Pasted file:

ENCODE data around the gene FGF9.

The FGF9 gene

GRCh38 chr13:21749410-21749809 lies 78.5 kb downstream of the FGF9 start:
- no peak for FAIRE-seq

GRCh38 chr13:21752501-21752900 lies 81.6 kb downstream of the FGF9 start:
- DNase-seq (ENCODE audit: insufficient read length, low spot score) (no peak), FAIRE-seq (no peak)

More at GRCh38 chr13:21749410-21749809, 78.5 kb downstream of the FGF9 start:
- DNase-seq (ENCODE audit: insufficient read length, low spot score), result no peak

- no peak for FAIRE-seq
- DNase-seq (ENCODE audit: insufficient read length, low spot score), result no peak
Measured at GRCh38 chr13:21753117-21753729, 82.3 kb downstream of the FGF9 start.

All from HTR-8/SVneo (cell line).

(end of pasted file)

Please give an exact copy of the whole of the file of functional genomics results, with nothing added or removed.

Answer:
ENCODE data around the gene FGF9.

The FGF9 gene

GRCh38 chr13:21749410-21749809 lies 78.5 kb downstream of the FGF9 start:
- no peak for FAIRE-seq

GRCh38 chr13:21752501-21752900 lies 81.6 kb downstream of the FGF9 start:
- DNase-seq (ENCODE audit: insufficient read length, low spot score) (no peak), FAIRE-seq (no peak)

More at GRCh38 chr13:21749410-21749809, 78.5 kb downstream of the FGF9 start:
- DNase-seq (ENCODE audit: insufficient read length, low spot score), result no peak

- no peak for FAIRE-seq
- DNase-seq (ENCODE audit: insufficient read length, low spot score), result no peak
Measured at GRCh38 chr13:21753117-21753729, 82.3 kb downstream of the FGF9 start.

All from HTR-8/SVneo (cell line).